6. Healthy effects demonstrated for a specific microbial strain cannot be extrapolated or attributable to other strains of the same species.
A microbial strain is defined by the different properties and characteristics that differentiate it from other microorganisms of its species, including phenotypic properties (morphological, physiological, biochemical, ecological, etc.), structural properties (cytoplasmic membrane, cell wall, capsule, etc.) and genetic properties (DNA, RNA). The strains that result from new microbial isolates should be evaluated to demonstrate whether a beneficial effect is present, regardless of whether they correspond to a species in which a probiotic strain has been reported. The development of molecular biology methodologies has led to the identification of different effector cell and molecule structures that are strain-dependent and which are related to the specific interactions between probiotic microorganisms and host cells.4 Some strain-dependent characteristics that have been described are, among others, the production of bacterial adhesins and exopolysaccharides, related to the probiotics which remain in the intestine, immunomodulating activity and the production of bacteriocins. Furthermore, the strain-specific characteristics of probiotics makes it necessary to develop DNA fingerprinting techniques in order to assess the authenticity of the microorganism claimed to be a probiotic, as well as its viability in the products in which it is administered.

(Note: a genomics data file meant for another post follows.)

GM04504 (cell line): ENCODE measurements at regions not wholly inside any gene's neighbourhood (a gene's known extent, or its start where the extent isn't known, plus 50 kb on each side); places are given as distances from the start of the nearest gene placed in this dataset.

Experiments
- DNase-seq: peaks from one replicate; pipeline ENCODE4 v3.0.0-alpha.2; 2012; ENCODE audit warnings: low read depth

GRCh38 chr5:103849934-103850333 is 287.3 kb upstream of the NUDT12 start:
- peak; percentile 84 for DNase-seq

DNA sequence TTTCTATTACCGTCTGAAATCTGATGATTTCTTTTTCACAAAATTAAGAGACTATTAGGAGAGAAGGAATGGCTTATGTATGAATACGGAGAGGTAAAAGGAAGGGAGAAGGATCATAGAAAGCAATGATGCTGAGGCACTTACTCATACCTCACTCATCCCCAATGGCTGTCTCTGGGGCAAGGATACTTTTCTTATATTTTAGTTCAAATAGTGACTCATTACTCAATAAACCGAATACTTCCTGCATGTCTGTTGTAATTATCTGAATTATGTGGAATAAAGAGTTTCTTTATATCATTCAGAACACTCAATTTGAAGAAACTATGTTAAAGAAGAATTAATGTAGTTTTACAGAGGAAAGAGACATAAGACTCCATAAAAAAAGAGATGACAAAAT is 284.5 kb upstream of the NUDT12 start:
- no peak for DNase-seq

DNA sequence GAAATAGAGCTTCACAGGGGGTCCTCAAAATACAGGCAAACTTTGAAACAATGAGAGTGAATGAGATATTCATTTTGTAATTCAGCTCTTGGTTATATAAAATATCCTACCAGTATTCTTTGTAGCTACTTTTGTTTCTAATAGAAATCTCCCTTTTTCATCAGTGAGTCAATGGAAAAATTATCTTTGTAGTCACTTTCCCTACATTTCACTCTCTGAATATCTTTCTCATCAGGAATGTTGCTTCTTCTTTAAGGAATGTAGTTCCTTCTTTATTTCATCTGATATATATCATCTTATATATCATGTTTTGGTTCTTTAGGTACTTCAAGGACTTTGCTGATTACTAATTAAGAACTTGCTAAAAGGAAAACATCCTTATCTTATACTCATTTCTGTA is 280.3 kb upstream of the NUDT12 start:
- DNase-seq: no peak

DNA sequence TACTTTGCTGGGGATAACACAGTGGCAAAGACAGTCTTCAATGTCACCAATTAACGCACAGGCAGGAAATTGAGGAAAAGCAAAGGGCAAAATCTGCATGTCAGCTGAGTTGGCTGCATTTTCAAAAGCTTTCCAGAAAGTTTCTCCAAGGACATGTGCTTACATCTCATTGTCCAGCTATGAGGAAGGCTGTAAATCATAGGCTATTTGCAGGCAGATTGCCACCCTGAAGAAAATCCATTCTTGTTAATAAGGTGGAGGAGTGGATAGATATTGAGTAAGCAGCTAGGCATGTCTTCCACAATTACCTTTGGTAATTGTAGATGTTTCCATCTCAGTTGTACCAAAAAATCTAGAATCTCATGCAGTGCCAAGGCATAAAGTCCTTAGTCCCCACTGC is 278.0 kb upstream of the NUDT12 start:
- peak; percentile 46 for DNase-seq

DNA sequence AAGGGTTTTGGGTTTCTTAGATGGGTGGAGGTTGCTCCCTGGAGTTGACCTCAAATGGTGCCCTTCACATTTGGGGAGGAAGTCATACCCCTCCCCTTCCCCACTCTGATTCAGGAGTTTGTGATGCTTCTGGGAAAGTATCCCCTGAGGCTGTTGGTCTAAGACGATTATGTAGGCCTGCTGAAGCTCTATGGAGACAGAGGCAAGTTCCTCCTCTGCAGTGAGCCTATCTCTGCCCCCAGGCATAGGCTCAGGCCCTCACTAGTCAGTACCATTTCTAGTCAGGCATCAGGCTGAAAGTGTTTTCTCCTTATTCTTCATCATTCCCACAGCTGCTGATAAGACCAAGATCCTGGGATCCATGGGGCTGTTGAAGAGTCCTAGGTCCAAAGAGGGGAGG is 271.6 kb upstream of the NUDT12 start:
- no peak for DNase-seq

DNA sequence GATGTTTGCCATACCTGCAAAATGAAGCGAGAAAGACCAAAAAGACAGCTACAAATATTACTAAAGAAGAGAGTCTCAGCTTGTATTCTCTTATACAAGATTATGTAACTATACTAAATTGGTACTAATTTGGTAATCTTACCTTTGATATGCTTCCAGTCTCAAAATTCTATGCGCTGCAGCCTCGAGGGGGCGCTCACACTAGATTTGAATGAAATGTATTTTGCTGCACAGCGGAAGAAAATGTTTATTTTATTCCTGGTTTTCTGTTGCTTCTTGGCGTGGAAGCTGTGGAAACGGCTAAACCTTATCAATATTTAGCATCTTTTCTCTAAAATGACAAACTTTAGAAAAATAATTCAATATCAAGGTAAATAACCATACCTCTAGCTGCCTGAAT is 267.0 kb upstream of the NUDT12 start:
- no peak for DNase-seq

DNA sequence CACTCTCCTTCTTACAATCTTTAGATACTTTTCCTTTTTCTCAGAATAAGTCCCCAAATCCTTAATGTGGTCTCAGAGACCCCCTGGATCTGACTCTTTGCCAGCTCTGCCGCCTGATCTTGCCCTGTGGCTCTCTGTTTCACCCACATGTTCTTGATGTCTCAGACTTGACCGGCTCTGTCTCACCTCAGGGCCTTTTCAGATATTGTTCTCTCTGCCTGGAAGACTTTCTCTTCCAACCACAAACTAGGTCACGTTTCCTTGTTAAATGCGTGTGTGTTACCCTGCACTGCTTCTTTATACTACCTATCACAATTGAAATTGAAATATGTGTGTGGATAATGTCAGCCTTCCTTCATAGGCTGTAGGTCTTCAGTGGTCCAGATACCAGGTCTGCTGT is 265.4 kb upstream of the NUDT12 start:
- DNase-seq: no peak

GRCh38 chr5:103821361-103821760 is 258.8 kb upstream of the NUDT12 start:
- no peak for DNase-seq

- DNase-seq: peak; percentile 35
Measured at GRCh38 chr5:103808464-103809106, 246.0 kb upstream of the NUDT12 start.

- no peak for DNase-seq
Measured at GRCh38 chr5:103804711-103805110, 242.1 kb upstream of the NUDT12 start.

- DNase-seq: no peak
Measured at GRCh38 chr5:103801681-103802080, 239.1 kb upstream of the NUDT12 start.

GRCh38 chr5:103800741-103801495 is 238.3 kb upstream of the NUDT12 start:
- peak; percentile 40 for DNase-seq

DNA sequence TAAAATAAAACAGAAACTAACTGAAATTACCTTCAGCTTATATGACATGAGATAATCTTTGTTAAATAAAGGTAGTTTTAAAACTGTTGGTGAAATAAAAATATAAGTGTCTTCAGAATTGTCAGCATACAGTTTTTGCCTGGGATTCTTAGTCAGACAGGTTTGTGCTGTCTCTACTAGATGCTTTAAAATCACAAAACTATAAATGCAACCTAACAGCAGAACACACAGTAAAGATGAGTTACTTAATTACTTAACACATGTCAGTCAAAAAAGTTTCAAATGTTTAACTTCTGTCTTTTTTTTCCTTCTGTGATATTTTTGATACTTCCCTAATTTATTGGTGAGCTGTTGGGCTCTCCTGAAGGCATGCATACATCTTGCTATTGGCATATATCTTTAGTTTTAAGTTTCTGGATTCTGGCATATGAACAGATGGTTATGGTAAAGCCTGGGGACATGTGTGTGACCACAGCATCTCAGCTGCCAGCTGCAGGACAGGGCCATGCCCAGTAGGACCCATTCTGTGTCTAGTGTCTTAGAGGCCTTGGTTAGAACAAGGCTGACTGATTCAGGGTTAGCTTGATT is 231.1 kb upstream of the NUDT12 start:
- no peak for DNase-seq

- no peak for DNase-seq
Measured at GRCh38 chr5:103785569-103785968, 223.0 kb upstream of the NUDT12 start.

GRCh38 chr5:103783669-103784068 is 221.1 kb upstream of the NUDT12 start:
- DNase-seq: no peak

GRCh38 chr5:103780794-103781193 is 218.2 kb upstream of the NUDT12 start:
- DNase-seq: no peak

7. A microbial strain properly qualified as probiotic due to its demonstrated efficacy for a specific indication (e.g. diarrhoea prevention) is not necessarily valid for other indications (e.g. allergy prevention).
Strains included in the probiotic category, depending on their characteristics, must have been proven effective for a specific condition. This is the case of Lactobacillus rhamnosus GG, the usefulness of which has been demonstrated in several studies on paediatric gastroenteritis and diarrhoea associated with treatment with antibiotics.5-7 Nevertheless, there are no recommendations for its use in other situations such as genitourinary infection prevention8. Randomised, placebocontrolled studies for intervention with L. rhamnosus GG, carried out to compare the preventative capacity of developing eczema and atopic sensitisation in at-risk children have given rise to contradictory results for eczema prevention in general and, in particular, negative results for the prevention of eczema with atopic sensitisation.9-12.